As I said last week, I’m focusing my next few blog posts on strategies that help me cope with being an ADHD brain stuck at home, trying to minimise my stress while also maximising my ability to actually get things done.
This week: self-care through targeted tidying.
Continue reading “Surviving self-isolation part 2 – targeted tidying”
We are living through some very strange and scary times right now. Like many people, I am staying home – compulsorily, since New Zealand has entered total lockdown as of today. The good news is that I do still have a job; but since it’s a non-essential, outdoor job, for now I have no actual work.
Like many ADHDers, I find the complete freedom to do what I like with my time a bit of an executive dysfunction nightmare. It’s all too easy in this situation to end up doing nothing, while thinking about everything.
Luckily, I have some experience with managing long periods of unstructured time. I’ve developed a few tools and tricks for such situations, to help me stay sane and even get things done. So I’m going to devote my next few blog posts to sharing these, and hope that they help other people too.
First up: using Brili to get going in the morning.
Continue reading “Surviving self-isolation part 1 – building a morning routine with Brili”
I’m pleased to report that my efforts to write a minimum of 200 words every day continue strong. I haven’t managed to write every single day, but I have managed to be forgiving of my slips, and to pick up where I left off after only a day or two. And that in itself is a big deal for me.
Still, I’m aware that like all habits I try to develop, the hardest part will be keeping myself motivated when I’ve been doing this long enough that the novelty factor of “I’m actually writing nearly every day!” wears off.
Continue reading “Forget habit tracking – ADHD brains need habit-rewarding apps”
Let’s talk about laziness, and what it isn’t.
Recently a friend was telling me about how someone in his family – someone he by necessity has to live with – calls him lazy because he takes on too much and then doesn’t have the headspace to get it done. I told him, that sounds pretty toxic of them, and he responded, it’s understandable. It’s just me being a trash human.
“Lazy” is one of the biggest sticks that gets used to beat people who can’t achieve as much, or as regularly, as what’s considered “normal”. Other people use the “lazy” stick on us – and worse, we use it on ourselves.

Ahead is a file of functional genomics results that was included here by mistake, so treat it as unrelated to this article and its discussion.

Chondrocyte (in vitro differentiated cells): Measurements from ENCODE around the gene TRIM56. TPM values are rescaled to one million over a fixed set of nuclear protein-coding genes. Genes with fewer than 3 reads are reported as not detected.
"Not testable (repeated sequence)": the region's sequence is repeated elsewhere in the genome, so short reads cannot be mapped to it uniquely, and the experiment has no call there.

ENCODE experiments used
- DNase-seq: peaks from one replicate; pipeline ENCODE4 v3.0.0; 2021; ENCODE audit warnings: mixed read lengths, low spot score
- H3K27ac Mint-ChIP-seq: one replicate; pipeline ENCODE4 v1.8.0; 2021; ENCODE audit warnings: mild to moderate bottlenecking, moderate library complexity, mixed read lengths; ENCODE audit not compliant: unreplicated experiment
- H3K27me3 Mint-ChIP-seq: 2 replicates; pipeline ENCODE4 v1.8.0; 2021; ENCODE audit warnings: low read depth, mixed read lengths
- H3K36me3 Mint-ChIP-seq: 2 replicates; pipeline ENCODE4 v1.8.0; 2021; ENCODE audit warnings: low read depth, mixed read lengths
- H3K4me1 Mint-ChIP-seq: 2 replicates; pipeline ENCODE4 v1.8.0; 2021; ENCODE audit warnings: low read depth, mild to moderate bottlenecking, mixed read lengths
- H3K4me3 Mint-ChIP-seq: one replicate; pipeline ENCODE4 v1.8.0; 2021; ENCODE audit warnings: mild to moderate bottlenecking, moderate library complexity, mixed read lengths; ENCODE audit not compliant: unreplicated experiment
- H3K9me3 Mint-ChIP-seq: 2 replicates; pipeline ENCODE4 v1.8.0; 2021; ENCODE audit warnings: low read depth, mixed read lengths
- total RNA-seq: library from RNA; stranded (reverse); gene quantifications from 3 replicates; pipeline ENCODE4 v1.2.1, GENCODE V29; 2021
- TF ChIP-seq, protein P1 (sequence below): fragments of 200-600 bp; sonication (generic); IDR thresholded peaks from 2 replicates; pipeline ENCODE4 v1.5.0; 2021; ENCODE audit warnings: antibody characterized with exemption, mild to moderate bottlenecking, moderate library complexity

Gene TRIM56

It’s easy to think of ourselves as lazy, or useless, or trash humans, when we don’t live up to our own or others’ expectations of what we “should” be able to get done. Goodness knows I did, for many years.
I called myself lazy because my house is always a mess. Because there’s always another load of dishes waiting to be done. Because of the pile of clothes in limbo by the sewing machine, waiting eternally to be mended. Because even when I was doing a job I loved, many days I still had to drag myself, unwilling, out of bed and off to work.
It’s taken me many years to shed that way of thinking. But now I know: that’s not laziness.
Continue reading “Executive dysfunction – when laziness isn’t laziness”
I didn’t have work today, or any other prearranged commitments. It was one of those rare days when I could, in theory, get anything done that I needed to.
And that makes it the perfect day to explore one of the defining elements of ADHD: the interest-based nervous system, a.k.a. the reason why the things I actually did today bore almost no resemblance to the things I intended to do.
Continue reading “Living with ADHD: why can’t I just do the things that need doing?”
Right – I made it through Continuum, and it’s time to bring back my regularly scheduled blog posts. I have a lot to talk about, but some pretty important life changes came up during the lead-up to Continuum that I didn’t have time to write about at the time, so for context I want to start with a basic round-up of Where I’m At Now.
Continue reading “I’m back! I’m better! Well… sort of.”